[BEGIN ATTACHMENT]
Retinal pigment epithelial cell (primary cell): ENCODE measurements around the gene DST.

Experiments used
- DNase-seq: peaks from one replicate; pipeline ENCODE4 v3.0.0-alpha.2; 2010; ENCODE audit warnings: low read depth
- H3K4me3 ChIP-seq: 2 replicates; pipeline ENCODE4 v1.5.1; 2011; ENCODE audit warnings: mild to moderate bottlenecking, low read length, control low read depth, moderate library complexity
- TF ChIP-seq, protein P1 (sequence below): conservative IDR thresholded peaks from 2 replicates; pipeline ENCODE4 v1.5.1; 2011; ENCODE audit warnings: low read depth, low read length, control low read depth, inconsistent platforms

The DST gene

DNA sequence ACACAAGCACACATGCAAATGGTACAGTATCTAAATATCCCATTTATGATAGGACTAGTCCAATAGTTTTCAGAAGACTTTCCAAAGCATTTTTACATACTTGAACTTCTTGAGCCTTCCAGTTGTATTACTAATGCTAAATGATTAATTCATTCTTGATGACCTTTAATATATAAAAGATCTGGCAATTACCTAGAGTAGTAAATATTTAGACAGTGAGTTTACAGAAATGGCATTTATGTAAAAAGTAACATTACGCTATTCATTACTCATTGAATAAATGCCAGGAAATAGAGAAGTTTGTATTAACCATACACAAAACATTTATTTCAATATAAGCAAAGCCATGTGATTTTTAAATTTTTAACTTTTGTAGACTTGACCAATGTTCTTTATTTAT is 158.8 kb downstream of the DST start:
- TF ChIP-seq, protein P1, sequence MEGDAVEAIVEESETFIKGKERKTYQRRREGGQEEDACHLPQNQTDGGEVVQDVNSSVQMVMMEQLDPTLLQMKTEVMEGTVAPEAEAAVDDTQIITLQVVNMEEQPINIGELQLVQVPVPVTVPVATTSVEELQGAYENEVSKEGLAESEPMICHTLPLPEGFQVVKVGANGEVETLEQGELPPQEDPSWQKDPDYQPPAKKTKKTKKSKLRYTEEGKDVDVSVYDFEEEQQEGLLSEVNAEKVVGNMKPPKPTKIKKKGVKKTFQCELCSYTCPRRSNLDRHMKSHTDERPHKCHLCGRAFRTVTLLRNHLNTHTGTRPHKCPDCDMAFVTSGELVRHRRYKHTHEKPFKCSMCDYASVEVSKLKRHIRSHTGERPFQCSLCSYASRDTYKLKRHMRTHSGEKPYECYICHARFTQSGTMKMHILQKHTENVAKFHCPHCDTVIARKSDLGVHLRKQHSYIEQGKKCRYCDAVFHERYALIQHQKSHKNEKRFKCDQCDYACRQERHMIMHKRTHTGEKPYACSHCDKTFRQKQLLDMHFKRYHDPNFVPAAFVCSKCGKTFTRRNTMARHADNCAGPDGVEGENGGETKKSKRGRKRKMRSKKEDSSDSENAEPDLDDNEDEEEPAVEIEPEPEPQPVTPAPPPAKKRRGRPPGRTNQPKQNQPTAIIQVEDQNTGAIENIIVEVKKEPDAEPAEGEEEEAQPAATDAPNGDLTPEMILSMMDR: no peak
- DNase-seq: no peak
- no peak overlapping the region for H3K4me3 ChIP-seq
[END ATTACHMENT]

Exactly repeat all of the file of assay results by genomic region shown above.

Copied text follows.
Retinal pigment epithelial cell (primary cell): ENCODE measurements around the gene DST.

Experiments used
- DNase-seq: peaks from one replicate; pipeline ENCODE4 v3.0.0-alpha.2; 2010; ENCODE audit warnings: low read depth
- H3K4me3 ChIP-seq: 2 replicates; pipeline ENCODE4 v1.5.1; 2011; ENCODE audit warnings: mild to moderate bottlenecking, low read length, control low read depth, moderate library complexity
- TF ChIP-seq, protein P1 (sequence below): conservative IDR thresholded peaks from 2 replicates; pipeline ENCODE4 v1.5.1; 2011; ENCODE audit warnings: low read depth, low read length, control low read depth, inconsistent platforms

The DST gene

DNA sequence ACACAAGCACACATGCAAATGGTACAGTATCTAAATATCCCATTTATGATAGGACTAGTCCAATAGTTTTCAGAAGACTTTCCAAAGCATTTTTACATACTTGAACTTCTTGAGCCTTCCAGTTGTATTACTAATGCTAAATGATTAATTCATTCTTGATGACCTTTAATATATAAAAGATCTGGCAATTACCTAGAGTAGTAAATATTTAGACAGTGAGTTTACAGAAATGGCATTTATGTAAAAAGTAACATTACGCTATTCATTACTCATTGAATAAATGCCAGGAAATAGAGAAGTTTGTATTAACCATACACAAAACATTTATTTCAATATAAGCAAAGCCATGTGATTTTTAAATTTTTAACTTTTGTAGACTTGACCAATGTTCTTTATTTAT is 158.8 kb downstream of the DST start:
- TF ChIP-seq, protein P1, sequence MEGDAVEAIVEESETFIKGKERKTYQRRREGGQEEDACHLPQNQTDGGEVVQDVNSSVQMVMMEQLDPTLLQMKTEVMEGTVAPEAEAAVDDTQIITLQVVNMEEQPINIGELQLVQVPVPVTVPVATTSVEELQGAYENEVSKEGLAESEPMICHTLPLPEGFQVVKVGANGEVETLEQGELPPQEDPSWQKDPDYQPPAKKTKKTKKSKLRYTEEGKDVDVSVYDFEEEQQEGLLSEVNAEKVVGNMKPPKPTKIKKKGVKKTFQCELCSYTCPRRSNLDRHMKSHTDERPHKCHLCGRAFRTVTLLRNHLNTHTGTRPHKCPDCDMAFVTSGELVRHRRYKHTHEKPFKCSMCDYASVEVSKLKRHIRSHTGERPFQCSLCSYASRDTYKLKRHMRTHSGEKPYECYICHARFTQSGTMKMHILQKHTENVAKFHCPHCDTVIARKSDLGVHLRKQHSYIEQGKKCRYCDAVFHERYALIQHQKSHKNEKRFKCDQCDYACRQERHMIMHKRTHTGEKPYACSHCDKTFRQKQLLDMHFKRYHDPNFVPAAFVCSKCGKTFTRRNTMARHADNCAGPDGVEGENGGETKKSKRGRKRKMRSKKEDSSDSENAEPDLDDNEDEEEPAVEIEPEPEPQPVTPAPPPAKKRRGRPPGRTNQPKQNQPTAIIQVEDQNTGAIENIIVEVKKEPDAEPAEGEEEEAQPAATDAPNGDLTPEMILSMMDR: no peak
- DNase-seq: no peak
- no peak overlapping the region for H3K4me3 ChIP-seq